Muhammad Ali (drummer)

Muhammad Ali (born Raymond Patterson, December 23, 1936)[1] is an American free jazz drummer.

Muhammad Ali
Birth nameRaymond Patterson
Born (1936-12-23) December 23, 1936 (age 84)
Philadelphia, Pennsylvania, U.S.
GenresFree jazz

Early lifeEdit

Ali was born and raised in Philadelphia where he, along with his father and brothers, converted to Islam. His older brother, Rashied Ali, was also a drummer.[2][3]


He recorded with Albert Ayler in 1969 on the sessions released as Music is the Healing Force of the Universe and The Last Album.[4] like many Jazz musicians of the 60's, He moved to Europe in 1969 along with Frank Wright, Noah Howard, and Bobby Few.[1]

The Jazz Discography states that Ali participated in 26 recording sessions from 1967 to 1983.[5][6]

In October 2006, Ali participated in a concert to celebrate John Coltrane's 80th birthday in his hometown of Philadelphia. Also featured were his brother, pianist Dave Burrell, and bassist Reggie Workman. He also played with alto saxophonist Noah Howard in the summer of 2008. In 2010, he recorded Planetary Unknown in a quartet led by David S. Ware, Ali's first recording in nearly thirty years.[7]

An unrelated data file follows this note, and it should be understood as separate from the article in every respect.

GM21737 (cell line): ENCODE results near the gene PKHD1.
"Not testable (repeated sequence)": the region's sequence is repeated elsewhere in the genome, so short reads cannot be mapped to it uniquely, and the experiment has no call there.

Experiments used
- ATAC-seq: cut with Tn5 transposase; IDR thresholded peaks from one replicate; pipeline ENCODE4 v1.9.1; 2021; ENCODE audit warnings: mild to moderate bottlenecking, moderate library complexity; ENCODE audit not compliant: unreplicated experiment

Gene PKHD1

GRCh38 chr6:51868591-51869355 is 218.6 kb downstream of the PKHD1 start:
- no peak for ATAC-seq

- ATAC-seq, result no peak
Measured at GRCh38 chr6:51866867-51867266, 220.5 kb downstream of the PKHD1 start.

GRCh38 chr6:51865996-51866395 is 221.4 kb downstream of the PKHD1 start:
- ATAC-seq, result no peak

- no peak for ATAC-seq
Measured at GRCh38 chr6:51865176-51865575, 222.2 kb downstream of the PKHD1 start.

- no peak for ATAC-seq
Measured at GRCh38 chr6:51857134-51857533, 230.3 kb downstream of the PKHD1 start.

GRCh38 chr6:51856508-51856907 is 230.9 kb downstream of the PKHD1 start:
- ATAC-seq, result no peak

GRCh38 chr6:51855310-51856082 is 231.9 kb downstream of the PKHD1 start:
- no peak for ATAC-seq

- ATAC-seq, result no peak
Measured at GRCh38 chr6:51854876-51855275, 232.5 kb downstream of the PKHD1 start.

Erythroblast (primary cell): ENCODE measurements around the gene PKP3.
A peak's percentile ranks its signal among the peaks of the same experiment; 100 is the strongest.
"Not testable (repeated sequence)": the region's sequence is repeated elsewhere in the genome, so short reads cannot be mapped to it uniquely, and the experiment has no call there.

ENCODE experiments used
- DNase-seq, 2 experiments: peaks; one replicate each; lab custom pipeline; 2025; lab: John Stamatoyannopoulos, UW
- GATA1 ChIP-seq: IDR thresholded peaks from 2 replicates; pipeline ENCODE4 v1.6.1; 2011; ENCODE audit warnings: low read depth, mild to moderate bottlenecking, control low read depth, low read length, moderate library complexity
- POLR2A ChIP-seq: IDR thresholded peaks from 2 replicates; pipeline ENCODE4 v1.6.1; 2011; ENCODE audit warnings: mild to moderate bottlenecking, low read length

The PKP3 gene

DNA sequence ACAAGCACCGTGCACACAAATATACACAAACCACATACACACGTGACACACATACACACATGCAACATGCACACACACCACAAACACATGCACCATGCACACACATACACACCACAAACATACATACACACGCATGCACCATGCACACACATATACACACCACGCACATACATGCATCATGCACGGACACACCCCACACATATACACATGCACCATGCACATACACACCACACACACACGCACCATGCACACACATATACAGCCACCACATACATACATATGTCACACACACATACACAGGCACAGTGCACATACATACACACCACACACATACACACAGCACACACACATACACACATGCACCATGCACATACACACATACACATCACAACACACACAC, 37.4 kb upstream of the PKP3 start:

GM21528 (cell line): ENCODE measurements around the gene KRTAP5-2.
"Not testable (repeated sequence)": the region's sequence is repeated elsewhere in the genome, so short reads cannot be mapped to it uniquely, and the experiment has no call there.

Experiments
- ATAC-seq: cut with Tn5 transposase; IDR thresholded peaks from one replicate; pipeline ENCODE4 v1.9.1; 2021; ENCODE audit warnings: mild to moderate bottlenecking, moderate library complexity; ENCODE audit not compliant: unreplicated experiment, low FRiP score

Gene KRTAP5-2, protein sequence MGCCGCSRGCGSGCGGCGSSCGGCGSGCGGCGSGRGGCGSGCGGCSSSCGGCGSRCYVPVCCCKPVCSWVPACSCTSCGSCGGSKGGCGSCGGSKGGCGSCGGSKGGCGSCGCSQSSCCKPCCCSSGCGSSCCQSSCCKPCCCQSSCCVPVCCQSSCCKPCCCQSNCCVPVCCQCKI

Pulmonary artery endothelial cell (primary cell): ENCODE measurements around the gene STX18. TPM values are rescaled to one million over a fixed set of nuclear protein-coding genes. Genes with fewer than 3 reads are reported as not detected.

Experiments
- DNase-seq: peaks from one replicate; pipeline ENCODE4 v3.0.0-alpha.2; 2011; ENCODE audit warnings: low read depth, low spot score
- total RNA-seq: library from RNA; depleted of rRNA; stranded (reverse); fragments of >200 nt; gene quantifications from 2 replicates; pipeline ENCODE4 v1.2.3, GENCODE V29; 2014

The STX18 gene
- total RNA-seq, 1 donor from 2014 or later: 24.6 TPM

As sidemanEdit

With Albert Ayler

With Bobby Few

  • More or Less Few

With Noah Howard

With Saheb Sarbib

  • Live In Europe Vols 1 & 2

With Archie Shepp

With Alan Shorter

With David S. Ware

With Frank Wright

With Bobby Zsnkel

  • Celebrating William Parker @ 65 (Not Two, 2017)[8]


  1. ^ a b Wilmer, Val (1977). As Serious As Your Life: The Story of the New Jazz. Quartet. p. 259. ISBN 0-7043-3164-0.
  2. ^ "The Revolutions Of Drummer Rashied Ali". Retrieved 2021-05-12.
  3. ^ Encyclopedia of Jazz Musicians Archived 2011-09-18 at the Wayback Machine
  4. ^ "Albert Ayler discography". Retrieved 2008-12-22.
  5. ^ Lord, Tom. "The Jazz discography". Retrieved 2008-12-22.
  6. ^ ALlmusic credits
  7. ^ Jones, Nic (June 8, 2011). "David S. Ware / Cooper-Moore / William Parker / Muhammad Ali: Planetary Unknown". All About Jazz. Retrieved 2021-04-25.
  8. ^ Schermer, Victor L. (December 14, 2017). "Bobby Zankel: Celebrating William Parker at 65". All About Jazz. Retrieved 2021-04-25.